Wednesday, November 17, 2010

House Ethics Committee Rules on Rangel

Representative Charlie Rangel (D-NY) walked into the House Ethics Committee trial meeting to hear the charges of corruption against him and hoped to successfully argue for a delay. That didn't happen. Much to Rangel's surprise, the committee proceeded.

Rep. Charles B. Rangel (D-N.Y.) pleaded with a House panel Monday to delay his long-awaited public trial on corruption charges, saying he needed time to find a new lawyer, but his request was rejected and the session went ahead without him.

The panel later deemed the charges against Rangel to be "uncontested" and decided to deliberate on them, dispensing with the trial phase of the case.

Rangel even tried to play on the emotions of his colleagues:

The 80-year-old Mr. Rangel, a one-time chairman of the House Ways and Means Committee and one of the most powerful black lawmakers in Congress, stunned colleagues at the start of an adjudicatory hearing of the House Committee on the Standards of Official Conduct, announcing he would not offer a defense in the probe into charges he abused his office and violated House rules on financial reporting and fundraising.

"Fifty years of public service are on the line," an emotional Mr. Rangel told the panel of four Democrats and four Republicans on Monday morning before departing. "I truly believe I am not being treated fairly."

The facts are not in Rangel's favor, however. He was informed of the charges against him in June and he has the option of forming a legal defense fund to pay for his lawyers. The man has been in Congress for decades. None of this is news to him. The surprise to him is in his prosecution. Having been in office for so long, he has fallen victim to the arrogant thinking of a long serving elected official.

According to reports, the committee deliberated for 4 hours.

And then the verdict. A House panel on Tuesday found Representative Charles B. Rangel guilty of 11 counts of ethical violations, ruling that his failure to pay taxes, improper solicitation of fund-raising donations and failure to accurately report his personal income had brought dishonor on the House. Two other counts, involving Mr. Rangel’s misuse of House franking privileges, were merged into one.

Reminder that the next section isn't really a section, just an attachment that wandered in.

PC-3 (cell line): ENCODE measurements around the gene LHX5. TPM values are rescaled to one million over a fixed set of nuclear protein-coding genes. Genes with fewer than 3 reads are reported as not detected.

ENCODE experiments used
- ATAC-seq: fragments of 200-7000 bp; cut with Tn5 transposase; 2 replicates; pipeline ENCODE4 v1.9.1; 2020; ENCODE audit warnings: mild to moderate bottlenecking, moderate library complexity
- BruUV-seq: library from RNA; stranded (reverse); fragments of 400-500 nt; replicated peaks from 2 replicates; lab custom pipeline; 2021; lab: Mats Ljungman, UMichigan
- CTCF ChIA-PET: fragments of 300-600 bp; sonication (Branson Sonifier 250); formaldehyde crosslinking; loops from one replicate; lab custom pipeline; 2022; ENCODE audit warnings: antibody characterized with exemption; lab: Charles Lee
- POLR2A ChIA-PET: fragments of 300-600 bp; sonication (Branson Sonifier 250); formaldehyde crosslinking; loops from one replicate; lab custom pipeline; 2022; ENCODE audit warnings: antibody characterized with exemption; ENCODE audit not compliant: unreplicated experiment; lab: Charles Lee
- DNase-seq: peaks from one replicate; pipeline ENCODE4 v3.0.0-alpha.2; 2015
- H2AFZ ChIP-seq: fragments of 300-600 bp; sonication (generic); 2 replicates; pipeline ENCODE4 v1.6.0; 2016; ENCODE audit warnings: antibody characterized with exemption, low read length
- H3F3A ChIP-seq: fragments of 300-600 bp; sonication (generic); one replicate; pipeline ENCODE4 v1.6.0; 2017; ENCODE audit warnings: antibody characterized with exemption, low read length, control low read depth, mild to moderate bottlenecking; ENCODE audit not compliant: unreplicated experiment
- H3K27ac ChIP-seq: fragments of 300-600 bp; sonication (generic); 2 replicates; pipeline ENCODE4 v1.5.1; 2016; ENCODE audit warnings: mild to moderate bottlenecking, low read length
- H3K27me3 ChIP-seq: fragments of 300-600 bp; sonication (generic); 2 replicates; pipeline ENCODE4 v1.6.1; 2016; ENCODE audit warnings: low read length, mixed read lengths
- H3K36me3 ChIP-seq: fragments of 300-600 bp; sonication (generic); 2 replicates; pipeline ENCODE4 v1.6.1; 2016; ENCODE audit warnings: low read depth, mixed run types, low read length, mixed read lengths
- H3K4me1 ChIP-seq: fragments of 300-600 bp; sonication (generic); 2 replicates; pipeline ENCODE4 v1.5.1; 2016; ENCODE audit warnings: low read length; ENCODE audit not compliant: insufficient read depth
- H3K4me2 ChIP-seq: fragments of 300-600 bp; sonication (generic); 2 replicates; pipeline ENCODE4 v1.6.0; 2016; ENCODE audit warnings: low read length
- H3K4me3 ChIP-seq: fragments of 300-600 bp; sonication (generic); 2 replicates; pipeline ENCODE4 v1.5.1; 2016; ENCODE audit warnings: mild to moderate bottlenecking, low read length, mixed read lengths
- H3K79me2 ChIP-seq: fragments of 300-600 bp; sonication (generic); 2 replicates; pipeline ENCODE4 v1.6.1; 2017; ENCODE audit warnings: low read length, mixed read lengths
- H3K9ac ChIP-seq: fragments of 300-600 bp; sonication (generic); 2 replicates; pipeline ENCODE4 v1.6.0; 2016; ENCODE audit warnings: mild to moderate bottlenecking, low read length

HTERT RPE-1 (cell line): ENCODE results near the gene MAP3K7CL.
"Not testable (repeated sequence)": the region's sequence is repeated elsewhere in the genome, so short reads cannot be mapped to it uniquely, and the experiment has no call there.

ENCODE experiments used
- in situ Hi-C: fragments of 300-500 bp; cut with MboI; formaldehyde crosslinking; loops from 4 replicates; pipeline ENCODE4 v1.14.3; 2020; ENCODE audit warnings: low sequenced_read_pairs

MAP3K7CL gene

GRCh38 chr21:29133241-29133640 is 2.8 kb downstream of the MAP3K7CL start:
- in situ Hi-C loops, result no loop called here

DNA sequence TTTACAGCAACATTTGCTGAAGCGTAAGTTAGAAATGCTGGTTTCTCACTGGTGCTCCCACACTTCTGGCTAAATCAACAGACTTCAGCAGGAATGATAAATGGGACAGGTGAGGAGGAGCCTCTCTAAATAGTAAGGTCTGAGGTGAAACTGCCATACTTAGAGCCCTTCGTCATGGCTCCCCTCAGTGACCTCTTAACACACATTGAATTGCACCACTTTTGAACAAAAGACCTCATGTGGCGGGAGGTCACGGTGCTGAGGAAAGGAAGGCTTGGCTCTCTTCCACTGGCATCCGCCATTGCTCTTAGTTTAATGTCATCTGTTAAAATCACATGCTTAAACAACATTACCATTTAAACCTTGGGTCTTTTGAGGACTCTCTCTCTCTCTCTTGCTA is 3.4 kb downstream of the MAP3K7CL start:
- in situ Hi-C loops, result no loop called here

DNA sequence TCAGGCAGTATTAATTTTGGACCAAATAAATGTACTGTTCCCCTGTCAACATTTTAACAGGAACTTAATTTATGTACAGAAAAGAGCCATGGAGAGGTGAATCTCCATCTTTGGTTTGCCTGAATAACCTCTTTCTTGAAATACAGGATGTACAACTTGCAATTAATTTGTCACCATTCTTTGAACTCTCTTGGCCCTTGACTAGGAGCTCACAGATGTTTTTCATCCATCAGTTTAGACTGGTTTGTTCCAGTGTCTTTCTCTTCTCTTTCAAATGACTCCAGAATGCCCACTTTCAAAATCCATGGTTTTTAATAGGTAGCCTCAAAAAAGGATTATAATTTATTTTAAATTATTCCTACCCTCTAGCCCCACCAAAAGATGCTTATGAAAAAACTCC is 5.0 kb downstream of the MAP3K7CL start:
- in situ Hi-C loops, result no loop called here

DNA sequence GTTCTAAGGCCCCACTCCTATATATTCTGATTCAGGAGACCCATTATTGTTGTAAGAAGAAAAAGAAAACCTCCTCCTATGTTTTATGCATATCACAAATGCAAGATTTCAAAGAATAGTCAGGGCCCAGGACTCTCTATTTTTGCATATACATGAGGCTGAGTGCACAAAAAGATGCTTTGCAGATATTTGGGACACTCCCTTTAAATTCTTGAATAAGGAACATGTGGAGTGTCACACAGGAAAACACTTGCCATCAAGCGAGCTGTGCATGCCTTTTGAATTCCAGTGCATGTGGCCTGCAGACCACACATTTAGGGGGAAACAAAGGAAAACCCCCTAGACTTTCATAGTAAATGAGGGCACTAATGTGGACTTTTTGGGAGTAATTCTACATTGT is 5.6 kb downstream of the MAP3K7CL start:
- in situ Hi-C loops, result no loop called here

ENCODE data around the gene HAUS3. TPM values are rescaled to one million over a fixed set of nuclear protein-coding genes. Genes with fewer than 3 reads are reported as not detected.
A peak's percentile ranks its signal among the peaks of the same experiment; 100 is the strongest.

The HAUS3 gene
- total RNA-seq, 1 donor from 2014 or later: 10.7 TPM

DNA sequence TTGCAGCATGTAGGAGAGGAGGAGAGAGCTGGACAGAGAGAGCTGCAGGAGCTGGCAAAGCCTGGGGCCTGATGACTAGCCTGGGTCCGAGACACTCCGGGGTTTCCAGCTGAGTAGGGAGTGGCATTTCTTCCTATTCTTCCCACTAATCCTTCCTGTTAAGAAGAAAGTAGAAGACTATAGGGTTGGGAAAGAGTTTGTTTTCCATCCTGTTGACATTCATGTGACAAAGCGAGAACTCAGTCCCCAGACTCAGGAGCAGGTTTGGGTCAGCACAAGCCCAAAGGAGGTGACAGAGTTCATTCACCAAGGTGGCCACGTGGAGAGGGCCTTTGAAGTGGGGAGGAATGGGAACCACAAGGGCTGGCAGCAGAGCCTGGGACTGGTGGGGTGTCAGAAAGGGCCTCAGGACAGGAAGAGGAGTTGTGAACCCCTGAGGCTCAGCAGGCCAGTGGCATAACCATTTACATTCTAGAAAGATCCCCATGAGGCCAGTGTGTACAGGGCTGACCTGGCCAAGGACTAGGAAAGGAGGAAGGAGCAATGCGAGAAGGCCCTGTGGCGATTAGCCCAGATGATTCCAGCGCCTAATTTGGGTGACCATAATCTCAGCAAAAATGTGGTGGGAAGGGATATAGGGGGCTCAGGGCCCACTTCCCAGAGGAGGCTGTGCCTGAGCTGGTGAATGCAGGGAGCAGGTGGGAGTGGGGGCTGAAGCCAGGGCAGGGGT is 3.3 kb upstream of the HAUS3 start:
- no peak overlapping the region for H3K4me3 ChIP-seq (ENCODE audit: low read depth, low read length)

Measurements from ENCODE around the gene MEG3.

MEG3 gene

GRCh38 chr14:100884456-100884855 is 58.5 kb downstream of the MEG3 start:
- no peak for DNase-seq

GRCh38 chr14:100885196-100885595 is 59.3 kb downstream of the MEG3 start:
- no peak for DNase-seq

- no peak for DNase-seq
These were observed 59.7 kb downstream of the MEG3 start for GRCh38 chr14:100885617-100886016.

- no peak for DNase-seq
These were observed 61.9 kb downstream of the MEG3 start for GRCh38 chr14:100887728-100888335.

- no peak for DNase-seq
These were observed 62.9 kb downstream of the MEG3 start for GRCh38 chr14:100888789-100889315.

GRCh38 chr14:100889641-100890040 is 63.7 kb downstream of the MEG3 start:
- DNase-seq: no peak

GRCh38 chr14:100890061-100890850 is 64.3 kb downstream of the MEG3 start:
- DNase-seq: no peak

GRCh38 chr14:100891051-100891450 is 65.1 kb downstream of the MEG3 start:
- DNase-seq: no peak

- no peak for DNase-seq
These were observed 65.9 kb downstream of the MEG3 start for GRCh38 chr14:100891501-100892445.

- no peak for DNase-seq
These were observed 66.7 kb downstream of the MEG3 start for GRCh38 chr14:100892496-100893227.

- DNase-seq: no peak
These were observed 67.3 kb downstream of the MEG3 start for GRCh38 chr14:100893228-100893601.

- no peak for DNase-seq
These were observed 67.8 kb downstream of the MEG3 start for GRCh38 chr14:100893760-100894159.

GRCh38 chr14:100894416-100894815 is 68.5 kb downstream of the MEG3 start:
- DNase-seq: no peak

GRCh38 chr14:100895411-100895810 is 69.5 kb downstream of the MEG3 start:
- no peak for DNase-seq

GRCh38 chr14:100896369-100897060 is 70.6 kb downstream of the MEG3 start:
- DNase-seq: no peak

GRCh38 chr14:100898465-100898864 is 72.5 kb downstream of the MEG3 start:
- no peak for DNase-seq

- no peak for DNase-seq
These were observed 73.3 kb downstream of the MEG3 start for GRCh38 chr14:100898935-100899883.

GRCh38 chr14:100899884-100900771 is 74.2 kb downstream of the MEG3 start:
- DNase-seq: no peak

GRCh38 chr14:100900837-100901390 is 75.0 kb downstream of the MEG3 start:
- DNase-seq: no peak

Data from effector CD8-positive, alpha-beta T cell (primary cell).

And Rangel's statement in response to the verdict, according to the same article: “How can anyone have confidence in the decision of the Ethics Subcommittee when I was deprived of due process rights, right to counsel and was not even in the room?” the statement read. “I can only hope that the full Committee will treat me more fairly, and take into account my entire 40 years of service to the Congress before making any decisions on sanctions.” The committee’s verdict is a stinging rebuke for Mr. Rangel, who has represented Harlem for 40 years and was once one of the most imposing Democrats in Washington.

Denied due process? Hardly. He thought that his stunt of not hiring counsel and then abruptly leaving the room as the committee was about to hear the charges and testimony would allow the process to continue. He thought wrong this time.

Maybe, at the age of 80 and with the abuse of office apparent, it is time for Rangel to seriously think about retirement.

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